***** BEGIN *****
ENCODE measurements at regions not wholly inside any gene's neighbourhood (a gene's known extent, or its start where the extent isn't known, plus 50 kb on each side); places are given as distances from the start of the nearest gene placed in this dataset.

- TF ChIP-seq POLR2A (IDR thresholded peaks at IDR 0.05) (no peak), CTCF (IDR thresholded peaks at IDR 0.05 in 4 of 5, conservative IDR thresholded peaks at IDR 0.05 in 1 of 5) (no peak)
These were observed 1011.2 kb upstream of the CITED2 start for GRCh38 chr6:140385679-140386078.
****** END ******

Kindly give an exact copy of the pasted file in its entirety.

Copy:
ENCODE measurements at regions not wholly inside any gene's neighbourhood (a gene's known extent, or its start where the extent isn't known, plus 50 kb on each side); places are given as distances from the start of the nearest gene placed in this dataset.

- TF ChIP-seq POLR2A (IDR thresholded peaks at IDR 0.05) (no peak), CTCF (IDR thresholded peaks at IDR 0.05 in 4 of 5, conservative IDR thresholded peaks at IDR 0.05 in 1 of 5) (no peak)
These were observed 1011.2 kb upstream of the CITED2 start for GRCh38 chr6:140385679-140386078.